Sharing your private keys with another person leaves you vulnerable to that person using your keys to create a wallet controlled by them on another computer or device, which could give them access to all your cryptocurrency, Lazzaro warns.

Moore says some exchanges can allow the family of a deceased investor to gain access through a verification process. Another method she notes is to establish a “time-locked transition,” where one can designate a specific time to transfer their cryptocurrency to someone else.

In some ways, cryptocurrency can be seen as having its own language and accounting system, with so many shifting rules and nuances as regulatory bodies converge on the space. “We work with many CPAs that don’t yet know this side of the practice, and there’s nothing wrong with that. It’s quite a specialized focus,” Gordon says. “If you walk past some of our staff reading the blockchain, it looks like they’re looking at something out of “The Matrix.” Not everyone wants to do that or wants to keep up on all those changes.”

However, there are opportunities for those that do want to truly engage in this space. Lazzaro, who’s been in public accounting for nearly two decades, has completely immersed himself in the cryptocurrency world for the last three years. “I started doing all these other taxable transactions, like staking, looking at the decentralized exchanges, providing liquidity, and buying NFTs so I could understand it and talk to my clients about it,” Lazzaro says. “I felt, if I was able to do it, I’d be a better advisor.”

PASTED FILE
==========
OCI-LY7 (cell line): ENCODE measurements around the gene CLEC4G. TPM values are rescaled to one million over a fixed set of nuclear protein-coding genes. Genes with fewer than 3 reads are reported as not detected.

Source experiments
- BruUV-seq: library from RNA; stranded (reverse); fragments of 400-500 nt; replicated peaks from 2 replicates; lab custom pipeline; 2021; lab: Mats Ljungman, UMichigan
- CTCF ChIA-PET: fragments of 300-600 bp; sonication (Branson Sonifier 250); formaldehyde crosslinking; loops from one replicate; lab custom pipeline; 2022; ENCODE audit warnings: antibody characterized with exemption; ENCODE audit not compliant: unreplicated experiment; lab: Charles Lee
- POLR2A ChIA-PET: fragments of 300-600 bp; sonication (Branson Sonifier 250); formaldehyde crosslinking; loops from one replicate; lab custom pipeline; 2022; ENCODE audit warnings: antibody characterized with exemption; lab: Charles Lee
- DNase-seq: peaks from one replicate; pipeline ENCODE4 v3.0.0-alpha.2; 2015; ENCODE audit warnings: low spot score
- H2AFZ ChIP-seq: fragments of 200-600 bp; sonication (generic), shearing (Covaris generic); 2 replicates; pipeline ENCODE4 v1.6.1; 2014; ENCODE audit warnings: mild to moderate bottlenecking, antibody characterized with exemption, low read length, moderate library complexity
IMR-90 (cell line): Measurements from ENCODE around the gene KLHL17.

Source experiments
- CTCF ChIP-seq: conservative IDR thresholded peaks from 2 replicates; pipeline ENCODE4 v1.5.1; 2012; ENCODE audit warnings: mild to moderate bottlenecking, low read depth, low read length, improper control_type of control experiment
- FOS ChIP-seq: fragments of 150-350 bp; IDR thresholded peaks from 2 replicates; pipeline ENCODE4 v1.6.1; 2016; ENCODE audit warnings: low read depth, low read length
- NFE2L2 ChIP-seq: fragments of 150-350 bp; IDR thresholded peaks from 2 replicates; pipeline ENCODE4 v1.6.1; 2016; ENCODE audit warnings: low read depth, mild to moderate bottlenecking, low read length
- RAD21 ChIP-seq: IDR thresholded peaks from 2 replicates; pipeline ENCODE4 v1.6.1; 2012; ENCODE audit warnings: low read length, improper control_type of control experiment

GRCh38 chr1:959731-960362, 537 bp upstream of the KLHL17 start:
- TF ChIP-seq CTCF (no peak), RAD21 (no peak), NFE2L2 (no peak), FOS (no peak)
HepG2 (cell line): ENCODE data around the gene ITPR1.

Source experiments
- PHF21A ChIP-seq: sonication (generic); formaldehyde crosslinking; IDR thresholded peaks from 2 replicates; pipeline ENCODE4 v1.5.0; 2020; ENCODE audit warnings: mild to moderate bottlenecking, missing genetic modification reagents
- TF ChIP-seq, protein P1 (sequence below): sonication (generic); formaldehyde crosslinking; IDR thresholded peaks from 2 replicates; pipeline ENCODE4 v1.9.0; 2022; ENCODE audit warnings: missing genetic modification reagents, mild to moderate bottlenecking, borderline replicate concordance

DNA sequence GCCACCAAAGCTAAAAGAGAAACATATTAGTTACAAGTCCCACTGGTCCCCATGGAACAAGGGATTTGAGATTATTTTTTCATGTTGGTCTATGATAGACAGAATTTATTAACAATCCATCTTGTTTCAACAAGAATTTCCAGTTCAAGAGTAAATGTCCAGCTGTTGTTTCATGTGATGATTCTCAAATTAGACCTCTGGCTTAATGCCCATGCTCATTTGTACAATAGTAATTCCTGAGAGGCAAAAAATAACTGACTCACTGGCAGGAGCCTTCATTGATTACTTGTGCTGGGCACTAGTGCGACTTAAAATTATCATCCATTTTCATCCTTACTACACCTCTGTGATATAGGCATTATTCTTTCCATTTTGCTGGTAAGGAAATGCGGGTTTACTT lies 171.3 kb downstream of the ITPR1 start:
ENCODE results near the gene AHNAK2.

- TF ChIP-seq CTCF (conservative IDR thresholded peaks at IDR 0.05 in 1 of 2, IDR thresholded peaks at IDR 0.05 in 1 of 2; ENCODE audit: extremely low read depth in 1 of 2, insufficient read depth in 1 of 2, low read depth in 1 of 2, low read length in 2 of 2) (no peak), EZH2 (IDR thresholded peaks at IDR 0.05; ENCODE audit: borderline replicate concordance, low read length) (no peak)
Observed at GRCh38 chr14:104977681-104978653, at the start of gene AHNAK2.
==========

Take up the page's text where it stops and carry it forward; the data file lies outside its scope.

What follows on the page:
Importantly, Moore urges CPAs to be direct with their clients: “Don’t be afraid to ask questions and push back to make sure that you fully understand your clients’ cryptocurrency transactions and what is and isn’t being reported by them. It’s really important that you have a good record of having said out loud whether you’re comfortable with their activity, understand their transactions, or if additional information is needed.”

Remember, if the IRS comes to audit a client, you can pretty much guarantee that they’re going to say, “It wasn’t me,” and point their finger right at their CPA.

Kasia White is a freelance writer who specializes in profiling small businesses, covering the musical products industry, and interviewing leaders of globally renowned companies.